By Annie Powell | Published: January 9, 2014
Almost all other professionals in both the public and private sectors must demonstrate that they have reached a required standard by obtaining an industry-specific qualification, and top-performing education systems globally such as those in South Korea, Singapore and Finland require teachers to obtain a teaching qualification.
But for some reason, Labour’s policy makes Tory MPs very angry indeed.
Background to the debate
State schools have long been able to employ unqualified teachers, however there used to be a requirement that such teachers work towards and attain QTS. On the day of the London 2012 Opening Ceremony, the Department for Education quietly removed that requirement in respect of academies and free schools.
Labour would reverse this measure in order to uphold minimum standards in state schools. QTS is a way of ensuring that all teachers have undergone appropriate training and have a set of core skills and knowledge.
This includes, for example, knowledge of different teaching methods; an understanding of how children learn and develop at different ages; knowledge of how to teach children with special educational needs; behaviour management techniques, and knowledge of the legal requirements for keeping children safe.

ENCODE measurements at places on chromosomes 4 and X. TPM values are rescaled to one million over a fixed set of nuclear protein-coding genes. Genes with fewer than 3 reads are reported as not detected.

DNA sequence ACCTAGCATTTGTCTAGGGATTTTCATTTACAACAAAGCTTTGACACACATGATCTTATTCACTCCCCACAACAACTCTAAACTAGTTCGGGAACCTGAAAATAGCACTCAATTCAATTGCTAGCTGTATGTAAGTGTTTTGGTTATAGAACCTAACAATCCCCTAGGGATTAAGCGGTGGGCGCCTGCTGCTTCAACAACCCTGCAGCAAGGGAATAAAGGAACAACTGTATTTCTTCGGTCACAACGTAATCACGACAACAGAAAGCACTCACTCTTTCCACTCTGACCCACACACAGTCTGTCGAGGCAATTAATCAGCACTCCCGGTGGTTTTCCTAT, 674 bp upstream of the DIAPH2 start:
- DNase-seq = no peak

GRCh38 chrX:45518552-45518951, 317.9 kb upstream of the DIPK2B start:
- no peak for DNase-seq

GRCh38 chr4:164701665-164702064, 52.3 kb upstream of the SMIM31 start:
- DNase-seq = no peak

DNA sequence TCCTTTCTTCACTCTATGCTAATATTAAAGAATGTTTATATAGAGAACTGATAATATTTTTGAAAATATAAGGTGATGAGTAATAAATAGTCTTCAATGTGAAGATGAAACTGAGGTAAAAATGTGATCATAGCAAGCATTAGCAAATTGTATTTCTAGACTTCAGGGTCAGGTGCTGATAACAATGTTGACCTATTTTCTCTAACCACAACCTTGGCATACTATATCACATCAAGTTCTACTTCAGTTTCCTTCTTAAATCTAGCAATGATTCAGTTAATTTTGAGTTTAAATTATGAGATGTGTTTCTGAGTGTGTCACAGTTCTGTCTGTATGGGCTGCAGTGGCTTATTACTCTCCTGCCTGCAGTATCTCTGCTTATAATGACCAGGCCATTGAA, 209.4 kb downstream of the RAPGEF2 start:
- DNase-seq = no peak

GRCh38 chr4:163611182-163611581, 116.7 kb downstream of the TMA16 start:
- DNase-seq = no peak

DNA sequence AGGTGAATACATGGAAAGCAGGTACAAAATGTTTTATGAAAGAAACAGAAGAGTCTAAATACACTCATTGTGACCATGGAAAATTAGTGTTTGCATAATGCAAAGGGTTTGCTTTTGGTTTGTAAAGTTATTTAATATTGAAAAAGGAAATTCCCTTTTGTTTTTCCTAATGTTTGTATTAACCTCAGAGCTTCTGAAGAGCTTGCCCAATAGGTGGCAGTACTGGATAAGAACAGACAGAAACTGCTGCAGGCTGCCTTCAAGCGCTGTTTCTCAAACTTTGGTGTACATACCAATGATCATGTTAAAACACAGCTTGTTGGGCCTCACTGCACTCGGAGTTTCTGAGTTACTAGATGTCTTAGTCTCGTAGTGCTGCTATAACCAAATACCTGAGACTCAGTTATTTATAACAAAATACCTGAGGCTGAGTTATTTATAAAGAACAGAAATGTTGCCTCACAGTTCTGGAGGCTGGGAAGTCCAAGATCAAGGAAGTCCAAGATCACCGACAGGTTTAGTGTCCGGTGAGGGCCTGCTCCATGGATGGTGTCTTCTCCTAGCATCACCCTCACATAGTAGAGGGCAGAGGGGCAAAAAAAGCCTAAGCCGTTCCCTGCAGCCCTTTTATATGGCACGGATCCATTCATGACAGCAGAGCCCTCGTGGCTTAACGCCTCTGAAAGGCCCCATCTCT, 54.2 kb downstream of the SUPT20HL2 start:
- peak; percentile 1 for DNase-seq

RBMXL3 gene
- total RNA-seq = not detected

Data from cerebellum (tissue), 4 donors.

These are the main Tory arguments against requiring QTS:
1. Teachers working without QTS will lose their jobs
“… if the Labour policy is enacted…there are people currently teaching in the state sector in academies and free schools who will lose their jobs”
– Michael Gove
Not true. Labour have said repeatedly that teachers without QTS not already working towards obtaining it would be given every opportunity to do so. There would be no mass sacking of teachers without QTS. As shadow schools minister Kevin Brennan put it, “without giving anyone the sack, we would require all teachers to achieve QTS in a reasonable time, and unlike this government, we would negotiate and consult”.
2. Excellent teachers will leave state education rather than work towards QTS
“Under the Opposition’s policy, if those people do not put themselves through the many hours required to pass QTS, they will be sacked.”
“To maintain their living, these teachers will be sent to the independent sector.”
– Graham Stuart MP, chair of the Education Select Committee
Leaving aside the fact that many teachers have a moral commitment to working within the state sector, this fails to recognise that QTS has significant financial and practical value. QTS allows teachers to work in any state school, giving them far more options when looking to move schools and/or to progress their career (it is also not the case that private schools pay more than state schools – some do, some pay less).
By reinstating the position that all state school teachers must have or attain QTS, Labour’s proposal would further increase the value of QTS.
Further, having QTS is never going to harm a teacher’s chance of success in the job market but not having it could well do, as some head teachers will have a preference for candidates with QTS even if it is not a statutory requirement. Sir Michael Wilshaw, for example, chief inspector for Schools and former head teacher, told the Education Select Committee that “I would expect all the teachers in my school to have qualified teacher status.”